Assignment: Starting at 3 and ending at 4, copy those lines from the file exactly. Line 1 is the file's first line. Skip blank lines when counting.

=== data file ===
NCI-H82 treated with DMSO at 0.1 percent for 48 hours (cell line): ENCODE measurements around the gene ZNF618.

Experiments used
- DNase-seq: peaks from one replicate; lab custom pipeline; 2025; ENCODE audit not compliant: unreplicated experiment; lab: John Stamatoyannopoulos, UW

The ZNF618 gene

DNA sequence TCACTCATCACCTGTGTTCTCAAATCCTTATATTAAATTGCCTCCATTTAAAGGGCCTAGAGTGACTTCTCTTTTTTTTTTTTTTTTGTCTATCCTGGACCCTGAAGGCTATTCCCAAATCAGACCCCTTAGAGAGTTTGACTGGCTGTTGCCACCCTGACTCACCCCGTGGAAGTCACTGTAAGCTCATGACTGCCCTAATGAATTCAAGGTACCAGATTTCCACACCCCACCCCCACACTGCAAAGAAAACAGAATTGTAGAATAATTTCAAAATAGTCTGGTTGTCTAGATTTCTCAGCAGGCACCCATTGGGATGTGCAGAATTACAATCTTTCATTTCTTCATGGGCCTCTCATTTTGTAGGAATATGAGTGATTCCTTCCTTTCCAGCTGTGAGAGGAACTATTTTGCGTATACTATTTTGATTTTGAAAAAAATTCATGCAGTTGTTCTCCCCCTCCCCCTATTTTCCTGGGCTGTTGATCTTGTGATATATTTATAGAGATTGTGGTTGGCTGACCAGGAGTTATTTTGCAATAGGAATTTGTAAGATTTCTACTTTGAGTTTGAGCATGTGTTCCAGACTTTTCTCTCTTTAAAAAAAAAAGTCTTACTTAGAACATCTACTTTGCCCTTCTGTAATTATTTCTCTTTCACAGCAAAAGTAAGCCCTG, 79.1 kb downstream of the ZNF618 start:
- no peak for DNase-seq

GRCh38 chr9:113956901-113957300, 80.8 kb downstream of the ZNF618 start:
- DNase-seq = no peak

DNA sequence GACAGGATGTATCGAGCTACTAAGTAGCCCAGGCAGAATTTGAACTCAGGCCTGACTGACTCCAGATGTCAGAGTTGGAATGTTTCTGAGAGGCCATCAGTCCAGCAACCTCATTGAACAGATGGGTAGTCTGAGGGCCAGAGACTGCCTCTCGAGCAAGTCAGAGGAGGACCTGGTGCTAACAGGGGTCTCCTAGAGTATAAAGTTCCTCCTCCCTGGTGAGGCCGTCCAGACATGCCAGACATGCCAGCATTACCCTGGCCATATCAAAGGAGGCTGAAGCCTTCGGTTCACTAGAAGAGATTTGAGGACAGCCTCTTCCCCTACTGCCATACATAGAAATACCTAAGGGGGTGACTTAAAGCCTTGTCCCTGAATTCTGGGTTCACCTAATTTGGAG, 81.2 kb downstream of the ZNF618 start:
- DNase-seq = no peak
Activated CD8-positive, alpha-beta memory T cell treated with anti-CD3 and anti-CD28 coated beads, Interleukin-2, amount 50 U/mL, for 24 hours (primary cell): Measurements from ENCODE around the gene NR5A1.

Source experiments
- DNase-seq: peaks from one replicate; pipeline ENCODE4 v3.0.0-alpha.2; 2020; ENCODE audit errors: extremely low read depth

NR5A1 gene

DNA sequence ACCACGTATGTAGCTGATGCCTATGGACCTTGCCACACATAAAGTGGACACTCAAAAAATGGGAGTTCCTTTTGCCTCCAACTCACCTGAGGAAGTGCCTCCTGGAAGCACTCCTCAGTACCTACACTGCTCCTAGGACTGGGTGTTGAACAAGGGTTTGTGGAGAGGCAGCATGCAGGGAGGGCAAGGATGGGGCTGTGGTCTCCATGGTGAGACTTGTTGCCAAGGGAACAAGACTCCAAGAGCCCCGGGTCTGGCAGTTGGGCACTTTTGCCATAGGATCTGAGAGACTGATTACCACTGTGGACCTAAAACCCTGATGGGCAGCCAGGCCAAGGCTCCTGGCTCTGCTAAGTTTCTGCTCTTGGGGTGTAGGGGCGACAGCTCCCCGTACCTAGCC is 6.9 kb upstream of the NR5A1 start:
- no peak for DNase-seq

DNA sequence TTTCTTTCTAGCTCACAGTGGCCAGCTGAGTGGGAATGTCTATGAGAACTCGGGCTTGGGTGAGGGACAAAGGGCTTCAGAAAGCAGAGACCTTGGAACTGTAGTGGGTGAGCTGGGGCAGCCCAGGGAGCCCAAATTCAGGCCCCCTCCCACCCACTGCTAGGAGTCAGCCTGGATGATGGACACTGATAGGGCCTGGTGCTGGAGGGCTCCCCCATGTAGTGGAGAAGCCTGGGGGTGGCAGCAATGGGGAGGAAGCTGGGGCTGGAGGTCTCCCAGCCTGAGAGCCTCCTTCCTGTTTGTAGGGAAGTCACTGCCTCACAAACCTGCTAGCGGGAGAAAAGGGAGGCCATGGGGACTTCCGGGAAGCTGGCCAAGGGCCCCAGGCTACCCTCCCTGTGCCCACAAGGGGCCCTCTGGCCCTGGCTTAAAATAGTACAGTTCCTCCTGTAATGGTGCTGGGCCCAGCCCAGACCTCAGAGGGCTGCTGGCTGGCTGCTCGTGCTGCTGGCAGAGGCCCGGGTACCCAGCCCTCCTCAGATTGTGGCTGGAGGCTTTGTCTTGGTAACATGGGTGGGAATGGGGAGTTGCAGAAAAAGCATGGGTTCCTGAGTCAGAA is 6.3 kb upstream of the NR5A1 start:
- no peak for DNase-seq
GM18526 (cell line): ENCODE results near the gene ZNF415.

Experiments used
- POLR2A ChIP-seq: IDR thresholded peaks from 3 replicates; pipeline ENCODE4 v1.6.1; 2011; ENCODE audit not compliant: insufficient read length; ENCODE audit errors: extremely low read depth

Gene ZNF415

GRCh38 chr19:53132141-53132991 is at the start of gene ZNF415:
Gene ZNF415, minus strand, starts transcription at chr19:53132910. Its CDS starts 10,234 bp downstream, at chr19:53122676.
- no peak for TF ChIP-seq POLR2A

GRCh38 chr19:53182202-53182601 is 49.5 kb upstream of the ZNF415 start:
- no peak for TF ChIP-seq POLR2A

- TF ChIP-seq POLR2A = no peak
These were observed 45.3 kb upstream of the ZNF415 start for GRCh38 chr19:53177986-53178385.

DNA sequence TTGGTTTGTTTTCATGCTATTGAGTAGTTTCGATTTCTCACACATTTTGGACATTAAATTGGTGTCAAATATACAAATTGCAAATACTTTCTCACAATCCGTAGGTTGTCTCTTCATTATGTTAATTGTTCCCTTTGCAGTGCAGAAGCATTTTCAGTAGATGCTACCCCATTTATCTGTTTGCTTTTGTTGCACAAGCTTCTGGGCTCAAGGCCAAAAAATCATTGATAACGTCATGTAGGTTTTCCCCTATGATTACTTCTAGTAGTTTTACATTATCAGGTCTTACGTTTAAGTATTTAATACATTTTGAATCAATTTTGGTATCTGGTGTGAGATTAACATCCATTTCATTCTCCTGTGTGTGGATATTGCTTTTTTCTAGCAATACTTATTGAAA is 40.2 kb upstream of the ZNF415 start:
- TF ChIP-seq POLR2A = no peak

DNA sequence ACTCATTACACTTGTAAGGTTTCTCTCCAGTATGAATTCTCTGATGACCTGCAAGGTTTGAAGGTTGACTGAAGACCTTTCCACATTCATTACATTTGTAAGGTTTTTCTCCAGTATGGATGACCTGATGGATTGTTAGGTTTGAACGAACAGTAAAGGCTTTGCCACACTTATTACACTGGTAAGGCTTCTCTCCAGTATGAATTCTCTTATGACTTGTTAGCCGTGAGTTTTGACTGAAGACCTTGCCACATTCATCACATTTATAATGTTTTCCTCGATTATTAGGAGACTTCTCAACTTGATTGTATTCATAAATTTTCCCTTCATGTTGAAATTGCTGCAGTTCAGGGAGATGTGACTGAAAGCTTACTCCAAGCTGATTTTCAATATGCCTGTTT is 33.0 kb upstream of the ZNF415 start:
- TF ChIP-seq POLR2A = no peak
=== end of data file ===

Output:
- DNase-seq: peaks from one replicate; lab custom pipeline; 2025; ENCODE audit not compliant: unreplicated experiment; lab: John Stamatoyannopoulos, UW

The ZNF618 gene